#7: Zone-Out

Zoning out to me is to totally let go of all of your thoughts and turn your mind off to the outside world. This is not a time to brainstorm or to think about all of your problems or your to-do list.

Turn off the switch in your head and just decompress. For you, maybe this is your time to meditate (not brainstorm).

For me, this means watching something on TV (even though success gurus would rip me on this) that can make me laugh and unwind.

Zoning out (especially if it involves TV as alluded to above) can become a bad habit too, so don’t let your apathy take away from all of the other important things you should be doing.

#8: Be Present

This one is a hard one for a lot of people to do, especially people with busy schedules. Do not confuse this with #7; it’s the complete opposite in fact.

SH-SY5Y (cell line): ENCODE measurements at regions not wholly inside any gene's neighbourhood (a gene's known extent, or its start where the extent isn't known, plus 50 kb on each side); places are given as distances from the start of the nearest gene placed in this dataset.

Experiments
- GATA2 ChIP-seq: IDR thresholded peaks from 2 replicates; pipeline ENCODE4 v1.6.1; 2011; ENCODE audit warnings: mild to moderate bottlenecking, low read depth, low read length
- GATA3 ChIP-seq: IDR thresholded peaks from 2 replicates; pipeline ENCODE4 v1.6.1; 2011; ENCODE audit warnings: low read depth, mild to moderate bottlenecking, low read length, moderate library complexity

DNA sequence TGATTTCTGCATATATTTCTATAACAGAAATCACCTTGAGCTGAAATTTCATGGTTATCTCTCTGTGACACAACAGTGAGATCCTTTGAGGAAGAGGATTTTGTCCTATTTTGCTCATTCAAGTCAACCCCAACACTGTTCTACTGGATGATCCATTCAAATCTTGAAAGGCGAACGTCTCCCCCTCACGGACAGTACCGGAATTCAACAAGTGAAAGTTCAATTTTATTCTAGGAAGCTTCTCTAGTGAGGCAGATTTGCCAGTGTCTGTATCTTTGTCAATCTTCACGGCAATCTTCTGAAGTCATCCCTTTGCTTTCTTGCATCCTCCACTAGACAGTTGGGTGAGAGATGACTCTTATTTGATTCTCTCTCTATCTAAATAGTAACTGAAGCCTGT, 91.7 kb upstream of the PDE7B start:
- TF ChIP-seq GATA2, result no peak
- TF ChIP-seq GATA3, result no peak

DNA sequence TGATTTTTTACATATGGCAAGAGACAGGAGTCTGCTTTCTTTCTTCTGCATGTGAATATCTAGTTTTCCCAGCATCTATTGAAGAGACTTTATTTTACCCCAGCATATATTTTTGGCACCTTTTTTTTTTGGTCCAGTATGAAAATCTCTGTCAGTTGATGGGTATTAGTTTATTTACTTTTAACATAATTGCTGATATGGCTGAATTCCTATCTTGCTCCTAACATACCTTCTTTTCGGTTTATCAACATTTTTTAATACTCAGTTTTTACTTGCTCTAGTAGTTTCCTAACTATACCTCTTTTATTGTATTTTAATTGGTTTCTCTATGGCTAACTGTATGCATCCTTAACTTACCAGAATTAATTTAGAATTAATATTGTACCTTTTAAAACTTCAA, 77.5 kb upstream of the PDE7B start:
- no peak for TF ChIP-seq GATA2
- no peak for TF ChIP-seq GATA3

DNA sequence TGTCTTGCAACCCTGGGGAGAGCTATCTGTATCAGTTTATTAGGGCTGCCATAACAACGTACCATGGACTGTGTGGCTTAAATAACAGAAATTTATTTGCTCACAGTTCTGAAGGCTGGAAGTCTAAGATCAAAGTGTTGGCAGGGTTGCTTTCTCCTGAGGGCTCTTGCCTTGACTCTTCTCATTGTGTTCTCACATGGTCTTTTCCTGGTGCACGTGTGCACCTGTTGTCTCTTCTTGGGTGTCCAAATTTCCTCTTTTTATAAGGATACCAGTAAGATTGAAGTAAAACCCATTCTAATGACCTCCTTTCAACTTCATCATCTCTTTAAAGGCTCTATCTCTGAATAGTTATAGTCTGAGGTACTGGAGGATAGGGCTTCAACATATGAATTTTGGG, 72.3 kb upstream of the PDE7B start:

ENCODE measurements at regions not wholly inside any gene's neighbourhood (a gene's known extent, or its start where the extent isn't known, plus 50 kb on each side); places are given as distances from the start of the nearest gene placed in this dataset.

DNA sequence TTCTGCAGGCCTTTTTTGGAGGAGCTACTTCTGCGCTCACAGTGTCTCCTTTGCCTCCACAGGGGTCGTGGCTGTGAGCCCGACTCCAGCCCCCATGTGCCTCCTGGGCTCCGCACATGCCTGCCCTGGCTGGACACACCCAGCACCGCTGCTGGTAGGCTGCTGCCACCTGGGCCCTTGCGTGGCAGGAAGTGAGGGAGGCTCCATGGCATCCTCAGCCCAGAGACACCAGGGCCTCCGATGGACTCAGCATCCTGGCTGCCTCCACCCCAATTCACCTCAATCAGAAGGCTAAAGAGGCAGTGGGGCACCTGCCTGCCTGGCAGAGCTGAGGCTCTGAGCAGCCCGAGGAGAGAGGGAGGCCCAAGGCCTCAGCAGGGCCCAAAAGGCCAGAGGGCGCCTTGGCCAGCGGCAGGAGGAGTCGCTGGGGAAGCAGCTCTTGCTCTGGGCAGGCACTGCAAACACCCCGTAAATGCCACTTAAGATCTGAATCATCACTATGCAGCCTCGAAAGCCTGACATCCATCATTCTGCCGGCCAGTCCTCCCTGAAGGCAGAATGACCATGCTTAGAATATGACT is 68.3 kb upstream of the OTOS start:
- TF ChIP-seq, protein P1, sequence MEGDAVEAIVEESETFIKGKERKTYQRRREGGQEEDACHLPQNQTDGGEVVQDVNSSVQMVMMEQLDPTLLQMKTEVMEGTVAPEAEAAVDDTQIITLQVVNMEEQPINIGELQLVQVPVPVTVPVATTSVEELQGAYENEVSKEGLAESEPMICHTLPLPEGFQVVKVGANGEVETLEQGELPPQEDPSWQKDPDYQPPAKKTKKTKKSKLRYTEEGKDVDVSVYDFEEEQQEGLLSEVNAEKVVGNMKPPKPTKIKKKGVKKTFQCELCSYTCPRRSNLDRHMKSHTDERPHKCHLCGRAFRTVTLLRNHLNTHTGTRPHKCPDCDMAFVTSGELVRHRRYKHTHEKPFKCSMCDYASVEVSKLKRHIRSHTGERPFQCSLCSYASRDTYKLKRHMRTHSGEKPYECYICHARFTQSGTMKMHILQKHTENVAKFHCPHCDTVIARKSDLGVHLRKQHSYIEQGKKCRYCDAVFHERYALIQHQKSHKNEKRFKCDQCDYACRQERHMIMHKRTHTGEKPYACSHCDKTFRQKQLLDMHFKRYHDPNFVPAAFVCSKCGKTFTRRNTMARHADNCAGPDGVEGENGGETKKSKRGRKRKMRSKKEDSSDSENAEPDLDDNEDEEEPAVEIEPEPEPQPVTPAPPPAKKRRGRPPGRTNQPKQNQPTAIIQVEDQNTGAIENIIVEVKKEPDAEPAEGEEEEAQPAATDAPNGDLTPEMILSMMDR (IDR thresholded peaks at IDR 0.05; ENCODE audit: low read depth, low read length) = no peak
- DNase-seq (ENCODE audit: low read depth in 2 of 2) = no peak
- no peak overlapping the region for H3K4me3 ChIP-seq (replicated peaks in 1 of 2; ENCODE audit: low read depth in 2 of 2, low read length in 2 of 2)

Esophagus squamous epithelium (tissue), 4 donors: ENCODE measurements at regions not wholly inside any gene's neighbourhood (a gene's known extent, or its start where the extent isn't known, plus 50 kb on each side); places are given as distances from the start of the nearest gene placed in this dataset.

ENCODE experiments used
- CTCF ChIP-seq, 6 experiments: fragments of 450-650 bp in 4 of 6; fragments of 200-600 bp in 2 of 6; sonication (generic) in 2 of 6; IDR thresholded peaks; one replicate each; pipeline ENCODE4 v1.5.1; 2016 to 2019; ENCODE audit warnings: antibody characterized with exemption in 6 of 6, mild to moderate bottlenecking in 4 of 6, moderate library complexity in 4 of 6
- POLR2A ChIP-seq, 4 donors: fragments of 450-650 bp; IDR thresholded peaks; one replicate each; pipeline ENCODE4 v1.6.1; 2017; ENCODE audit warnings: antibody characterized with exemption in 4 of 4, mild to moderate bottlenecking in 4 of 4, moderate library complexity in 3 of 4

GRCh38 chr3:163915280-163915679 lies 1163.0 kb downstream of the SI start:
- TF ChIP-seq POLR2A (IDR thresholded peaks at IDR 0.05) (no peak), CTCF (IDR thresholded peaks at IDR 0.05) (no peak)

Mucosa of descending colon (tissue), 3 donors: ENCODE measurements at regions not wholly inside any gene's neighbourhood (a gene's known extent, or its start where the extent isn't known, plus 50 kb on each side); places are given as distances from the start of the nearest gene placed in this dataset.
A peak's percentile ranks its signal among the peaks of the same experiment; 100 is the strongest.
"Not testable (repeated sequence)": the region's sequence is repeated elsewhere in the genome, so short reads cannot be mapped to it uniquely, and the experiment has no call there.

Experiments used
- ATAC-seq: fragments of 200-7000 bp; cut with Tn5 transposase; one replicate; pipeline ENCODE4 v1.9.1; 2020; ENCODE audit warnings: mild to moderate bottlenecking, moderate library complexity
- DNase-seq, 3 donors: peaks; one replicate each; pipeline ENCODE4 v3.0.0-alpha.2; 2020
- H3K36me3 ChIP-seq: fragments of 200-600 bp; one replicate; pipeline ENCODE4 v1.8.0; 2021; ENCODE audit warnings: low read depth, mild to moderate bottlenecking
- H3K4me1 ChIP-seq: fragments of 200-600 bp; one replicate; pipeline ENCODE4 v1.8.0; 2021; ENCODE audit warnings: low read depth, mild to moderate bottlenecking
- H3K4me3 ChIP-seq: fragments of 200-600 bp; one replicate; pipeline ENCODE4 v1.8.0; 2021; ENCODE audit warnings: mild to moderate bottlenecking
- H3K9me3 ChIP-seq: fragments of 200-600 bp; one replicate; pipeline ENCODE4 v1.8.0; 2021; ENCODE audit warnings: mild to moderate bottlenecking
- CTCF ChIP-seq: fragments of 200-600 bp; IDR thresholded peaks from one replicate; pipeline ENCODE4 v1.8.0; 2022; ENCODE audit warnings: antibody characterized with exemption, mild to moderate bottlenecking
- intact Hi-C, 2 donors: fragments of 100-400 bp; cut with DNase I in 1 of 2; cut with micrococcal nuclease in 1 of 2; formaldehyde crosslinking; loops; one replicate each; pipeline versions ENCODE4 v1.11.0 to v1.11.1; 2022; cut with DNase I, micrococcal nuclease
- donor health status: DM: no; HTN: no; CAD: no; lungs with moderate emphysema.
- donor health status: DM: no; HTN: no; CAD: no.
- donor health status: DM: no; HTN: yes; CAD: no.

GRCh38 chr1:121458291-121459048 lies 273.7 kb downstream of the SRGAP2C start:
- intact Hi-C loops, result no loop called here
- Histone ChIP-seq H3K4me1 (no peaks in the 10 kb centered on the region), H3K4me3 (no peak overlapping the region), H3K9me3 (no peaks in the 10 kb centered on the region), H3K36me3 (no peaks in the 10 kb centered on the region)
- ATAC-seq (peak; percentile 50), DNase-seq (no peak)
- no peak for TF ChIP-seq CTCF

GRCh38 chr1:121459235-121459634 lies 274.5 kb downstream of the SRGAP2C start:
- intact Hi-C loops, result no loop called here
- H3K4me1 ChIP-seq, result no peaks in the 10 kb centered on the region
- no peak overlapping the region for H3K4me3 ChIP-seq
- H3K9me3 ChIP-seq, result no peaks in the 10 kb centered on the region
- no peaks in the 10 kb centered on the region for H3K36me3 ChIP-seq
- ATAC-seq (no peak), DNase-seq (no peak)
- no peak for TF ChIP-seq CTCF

It means to be totally immersed in your present environment. Not distracted by email, or texting, or TV. To be present means to be truly living in the moment. For me, a prime example is my time with my daughter. There are times where I want to be zoning out, or times where I’m trying to respond to an email or write a Facebook post, and my daughter will be competing for my attention.

Those are the times I need to drop everything and be there, focused on her. Those are the times I remember, relishing in the cute things she does, not some random post I make on social media.

Be present for the important things…it’s always worth it.

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— Tank

Who is Your Competition?

Ever since I founded Primal Strength Camp, and even more so since I opened the Primal Strength Gym, I get asked “Who is your competition?”

My answer probably isn’t what you expect from a typical businessman, but my honest and genuine feeling is that I have no outside competition.

That is not me being naive. The biggest gym in my town is a mile away from me. There is a Gold’s Gym less than 5 miles away. There are other gyms scattered around the town, all within a few miles of my location.